It's not always obvious how to make money from fancy new technology — like, say, the printing press. Or the web.
"What you've got to do once you’ve got 300 identical copies of a book is you’ve got to sell it to people who don’t even yet know they want it," Andrew Pettegree, a historian who just wrote a book on the early days of printing, tells the Boston Globe.
And whereas the printers were taking advice from 15th-century humanist scholars, who said, "Wouldn’t it be good to have this? Wouldn’t it be good to have that?" they weren’t in any position to give them any advice on how to dispose of these 300 copies. ...
It's this classic example of how you get technological innovation without people really being aware of the commercial implications, of how you can make money from it. There's quite a little similarity in the first generation of print with the dot-com boom and bust of the '90s, where people have this fantastic new innovation, a lot of creative energy is put into it, a lot of development capital is put into it, and then people say, "Well, yeah, but how are we going to make money from the Internet?" And that takes another 10 years to work out.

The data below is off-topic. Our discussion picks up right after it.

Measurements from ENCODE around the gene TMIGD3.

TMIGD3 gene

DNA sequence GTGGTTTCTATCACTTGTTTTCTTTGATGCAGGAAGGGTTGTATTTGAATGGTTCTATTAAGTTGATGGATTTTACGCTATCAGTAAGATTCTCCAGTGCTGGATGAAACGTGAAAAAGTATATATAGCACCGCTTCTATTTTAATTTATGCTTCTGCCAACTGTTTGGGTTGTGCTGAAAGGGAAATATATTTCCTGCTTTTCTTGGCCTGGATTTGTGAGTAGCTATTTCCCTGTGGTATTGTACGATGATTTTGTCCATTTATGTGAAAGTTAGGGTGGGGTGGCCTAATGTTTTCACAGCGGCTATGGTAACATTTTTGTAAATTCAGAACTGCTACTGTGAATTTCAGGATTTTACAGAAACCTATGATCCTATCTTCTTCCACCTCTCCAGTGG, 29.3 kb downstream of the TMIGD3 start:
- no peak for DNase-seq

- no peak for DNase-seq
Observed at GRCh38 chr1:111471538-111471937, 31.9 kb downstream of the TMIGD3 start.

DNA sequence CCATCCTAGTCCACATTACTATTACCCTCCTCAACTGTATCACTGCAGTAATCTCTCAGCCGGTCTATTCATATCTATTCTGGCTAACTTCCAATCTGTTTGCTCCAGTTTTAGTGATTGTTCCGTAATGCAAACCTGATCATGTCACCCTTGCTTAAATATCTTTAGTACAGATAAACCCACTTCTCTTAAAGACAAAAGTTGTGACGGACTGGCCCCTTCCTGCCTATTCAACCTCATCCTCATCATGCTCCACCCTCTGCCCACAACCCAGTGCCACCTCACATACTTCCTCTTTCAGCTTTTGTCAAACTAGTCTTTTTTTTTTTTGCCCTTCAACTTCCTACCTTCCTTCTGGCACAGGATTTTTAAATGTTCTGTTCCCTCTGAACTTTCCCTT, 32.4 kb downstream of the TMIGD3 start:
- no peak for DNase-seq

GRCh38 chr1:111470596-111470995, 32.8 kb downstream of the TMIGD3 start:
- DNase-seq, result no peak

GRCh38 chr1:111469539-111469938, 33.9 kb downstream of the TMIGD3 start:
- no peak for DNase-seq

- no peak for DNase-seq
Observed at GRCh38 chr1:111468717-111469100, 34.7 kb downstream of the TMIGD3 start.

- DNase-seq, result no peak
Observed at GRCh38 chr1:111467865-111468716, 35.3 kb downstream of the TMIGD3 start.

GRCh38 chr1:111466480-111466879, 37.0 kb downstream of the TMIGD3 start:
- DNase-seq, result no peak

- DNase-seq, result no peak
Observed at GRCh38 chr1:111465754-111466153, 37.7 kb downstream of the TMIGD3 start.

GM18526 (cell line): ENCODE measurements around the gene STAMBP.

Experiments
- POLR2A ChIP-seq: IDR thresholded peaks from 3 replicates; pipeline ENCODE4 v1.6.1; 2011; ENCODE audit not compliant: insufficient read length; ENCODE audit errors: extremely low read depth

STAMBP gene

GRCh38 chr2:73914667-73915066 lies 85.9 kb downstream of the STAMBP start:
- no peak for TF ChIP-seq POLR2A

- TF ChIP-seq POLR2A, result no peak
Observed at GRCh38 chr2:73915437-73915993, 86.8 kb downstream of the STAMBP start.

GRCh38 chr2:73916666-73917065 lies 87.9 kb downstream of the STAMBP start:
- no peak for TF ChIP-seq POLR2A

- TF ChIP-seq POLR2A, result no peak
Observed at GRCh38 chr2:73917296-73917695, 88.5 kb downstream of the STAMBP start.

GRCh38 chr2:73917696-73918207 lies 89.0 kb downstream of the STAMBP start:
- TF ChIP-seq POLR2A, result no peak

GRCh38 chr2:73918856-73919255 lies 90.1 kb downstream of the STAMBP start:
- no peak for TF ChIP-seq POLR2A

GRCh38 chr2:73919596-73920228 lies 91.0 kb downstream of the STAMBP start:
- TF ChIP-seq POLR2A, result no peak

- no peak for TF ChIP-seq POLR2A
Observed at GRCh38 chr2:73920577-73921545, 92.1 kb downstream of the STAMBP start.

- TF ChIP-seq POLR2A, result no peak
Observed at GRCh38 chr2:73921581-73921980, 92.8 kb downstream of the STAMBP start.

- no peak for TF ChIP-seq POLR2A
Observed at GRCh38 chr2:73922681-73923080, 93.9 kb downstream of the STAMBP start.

With the printing press, it turned out, the real money was in boring stuff like calendars and municipal announcements. Read the whole Q&A here.